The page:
Drama did not exist on the schedule in America, but is one of Becky’s favorite subjects here.

And then, religious education… If there is subject to which I should have a natural aversion, that’s it. But this is the thing with being open-minded (and for those who doubt that I am, look up the definition of open-minded in the dictionary – you will find a picture of an atheist Jew perusing the Bible, which was me circa 1991). While I do not exactly care about the subject, I do not mind my daughter discovering that stuff for herself, so that she may be better equipped to make decisions about it when she grows up.

Just listing the subjects taught in corresponding grades in UK and US points to a more well-rounded and engaging curriculum on this side of the pond.

So, there it is, my few thoughts on the two main approaches to educating your child while living overseas. I firmly vote for putting her into a local school and letting her experience the different culture fully. It should be noted that for younger children, around Kimmy’s age, my position is even firmer: Kids of that age need local friendships more than anyone else, and the only way to achieve that is to have them attend a school around the corner (but if you get a flat in St John’s Wood, then by all means, you should consider the American School in London for your child, – that is why there are many American expatriates who settle in the area). Plus, the particulars of the level of education and curriculum differences have much less impact in elementary/grammar school – it’s what you do at home that matters more…

The only situation that argues strongly for avoiding local schools is when your child is in the final couple of years of high school and planning to go to college back home. Then, she is certainly better off at an American school, for simple reasons of SAT and college preparation…

I hear a question from the back of the audience. Would we feel the same about local education if we were not living in an English-speaking country? In other words, if our kids were handicapped by a language barrier, would we be more willing to “protect” them by putting them in an American school?

No doubt, going for a local school without speaking the language would certainly be a lot more painful for the kids. But I would without reservation go for it (no, hold it, if the language was not of the Romance family, I would have reservations). It would be such an incredible opportunity for them to become fluent in another language in just a few months! I actually feel a bit down about relocating to London in that it is not Geneva or Paris or Milan or Madrid, which would force a beautiful different language on us…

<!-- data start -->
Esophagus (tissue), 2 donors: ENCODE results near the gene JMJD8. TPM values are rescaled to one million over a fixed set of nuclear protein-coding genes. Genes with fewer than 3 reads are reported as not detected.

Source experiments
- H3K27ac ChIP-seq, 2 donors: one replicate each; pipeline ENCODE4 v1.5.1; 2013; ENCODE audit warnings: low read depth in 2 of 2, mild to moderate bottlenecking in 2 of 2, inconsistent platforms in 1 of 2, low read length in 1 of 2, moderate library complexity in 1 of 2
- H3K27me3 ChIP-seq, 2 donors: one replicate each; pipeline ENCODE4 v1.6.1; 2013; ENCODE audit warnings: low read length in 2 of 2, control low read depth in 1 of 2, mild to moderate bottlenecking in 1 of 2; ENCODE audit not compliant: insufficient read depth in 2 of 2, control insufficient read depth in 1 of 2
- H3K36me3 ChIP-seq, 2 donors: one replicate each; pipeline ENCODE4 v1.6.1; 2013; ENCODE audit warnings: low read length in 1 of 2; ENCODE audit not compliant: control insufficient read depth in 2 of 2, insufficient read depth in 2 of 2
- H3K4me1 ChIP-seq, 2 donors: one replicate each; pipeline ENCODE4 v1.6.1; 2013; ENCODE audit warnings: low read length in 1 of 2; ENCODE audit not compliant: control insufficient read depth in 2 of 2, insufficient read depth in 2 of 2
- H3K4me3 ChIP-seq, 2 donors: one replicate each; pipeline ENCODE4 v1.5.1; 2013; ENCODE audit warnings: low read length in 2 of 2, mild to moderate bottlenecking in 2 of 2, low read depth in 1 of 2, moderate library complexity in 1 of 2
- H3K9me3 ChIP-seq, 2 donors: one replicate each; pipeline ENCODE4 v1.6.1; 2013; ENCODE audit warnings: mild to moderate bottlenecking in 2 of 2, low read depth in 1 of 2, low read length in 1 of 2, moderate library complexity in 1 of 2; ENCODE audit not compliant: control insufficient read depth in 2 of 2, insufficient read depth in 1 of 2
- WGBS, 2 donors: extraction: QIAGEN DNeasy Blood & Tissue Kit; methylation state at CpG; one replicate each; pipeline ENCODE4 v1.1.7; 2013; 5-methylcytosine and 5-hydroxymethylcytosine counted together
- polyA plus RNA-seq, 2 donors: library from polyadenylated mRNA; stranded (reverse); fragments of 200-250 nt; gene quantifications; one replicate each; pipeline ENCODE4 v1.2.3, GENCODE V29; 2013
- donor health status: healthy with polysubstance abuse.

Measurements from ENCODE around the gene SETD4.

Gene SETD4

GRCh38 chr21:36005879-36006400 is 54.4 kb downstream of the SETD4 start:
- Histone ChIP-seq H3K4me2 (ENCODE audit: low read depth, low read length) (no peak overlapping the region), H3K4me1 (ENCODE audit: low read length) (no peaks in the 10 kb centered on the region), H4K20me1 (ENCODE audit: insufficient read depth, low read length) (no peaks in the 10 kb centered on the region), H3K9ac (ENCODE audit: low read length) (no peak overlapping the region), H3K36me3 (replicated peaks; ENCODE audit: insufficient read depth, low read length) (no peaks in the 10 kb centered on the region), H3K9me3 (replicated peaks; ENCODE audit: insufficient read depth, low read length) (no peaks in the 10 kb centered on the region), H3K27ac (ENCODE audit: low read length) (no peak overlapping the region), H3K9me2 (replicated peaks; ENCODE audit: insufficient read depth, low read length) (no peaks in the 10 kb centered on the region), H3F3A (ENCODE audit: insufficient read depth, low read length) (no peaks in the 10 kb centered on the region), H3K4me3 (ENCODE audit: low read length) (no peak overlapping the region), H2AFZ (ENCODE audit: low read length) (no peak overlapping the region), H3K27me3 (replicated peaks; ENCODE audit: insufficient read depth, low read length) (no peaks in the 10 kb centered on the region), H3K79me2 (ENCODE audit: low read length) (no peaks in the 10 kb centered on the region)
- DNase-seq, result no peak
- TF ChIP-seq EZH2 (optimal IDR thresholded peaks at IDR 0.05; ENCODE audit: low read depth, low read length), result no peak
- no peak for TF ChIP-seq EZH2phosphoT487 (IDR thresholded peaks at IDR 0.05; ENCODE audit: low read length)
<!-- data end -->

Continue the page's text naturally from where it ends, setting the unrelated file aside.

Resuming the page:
Too many woulds – I better sign off…

Expat Topic, Schooling

  1. June 30th, 2008 at 17:55 | #1

    Thanks for the great Blogs!

    My wife daughter (13- 14 in Sept) and I are in the process of considering a relo to the London area. We don’t have the job offer yet but it’s looking good enough to really make us nervous. We come from a similar background, we currently on Long Island NY and my daughter is excelling in a local Public School.

    We pulled all of the info out of you relocation Blog and we are of a similar mindset to you insight to the education experience.

    The primary choice for a neighborhood in London is her school. After reading your Blog it reaffirms my feeling to do a local (not International or US) Public school ($$)

    Could you make any suggestions for schools or neighborhoods of just as importantly warnings.

    Thanks again for the great blogs, even if you don’t have time to respond you already have shared a lot!

    All the Best,

    George

    PS- One comment on the education Blog- IMHO if a student is considering a US University the education and world view that a UK education gives are a distinct advantage. Graduating and getting a GCSE (I think that what’s they get) from a good school with good grades would put you way ahead of other applicants. The SAT’s are being down graded (you can also cram for them on line) and a much heavier weighting is being given to diversity.

    It is so much harder now for a Long Island (or NJ) student to get into a competitive university (even if you have the $ and are an Alumni) because there are so many excellent students with similar qualifications applying for slots from LI and NY. The schools allocate admissions geographically to create diversity from around the US and world.

  2. June 30th, 2008 at 20:43 | #2

    Thanks for reading, George!

    I unfortunately do not have a comprehensive advice on where to settle in relation to schools. As I mention elsewhere on my blog, I am only really
    familiar with the Southeast London where we live and a bit with St Johns Wood in central London where many of expats settle. I don’t really know
    anything about schools in St Johns Wood, and we only looked into two “independent” (i.e., fee-paying) school in our area, on account of coming
    over at an inopportune time for school entry and being limited in availability. The school that Becky attends, Blackheath High, is consistently rated as one of the best in the country. The other school, Riverstone, impressed us considerably less. The fees, interestingly, are very close at both, almost £11K/yr.

    Sorry for not being able to offer more.

    As far as having an advantage for college entry with a UK high-school education, I am a bit sceptical. A-levels will certainly not hurt, but I doubt that the notion of “diversity” extends to a Caucasian applicant who happened to receive secondary education abroad. Unscientific evidence suggests that everyone of my American-based acquaintances who recently applied for college entry has gotten into a reasonably good school, albeit possibly not their first choice. (GCSE’s are taken at the end of Year 11, which is roughly the equivalent of 10th Grade in the US; most of the pupils are 16 at the time of the exams. They serve as a “diploma” for those who do not pursue higher education and actually leave school at that age; everyone who wants to go to college stays in school for two more years and needs to take A-levels around the time they graduate from Year 13).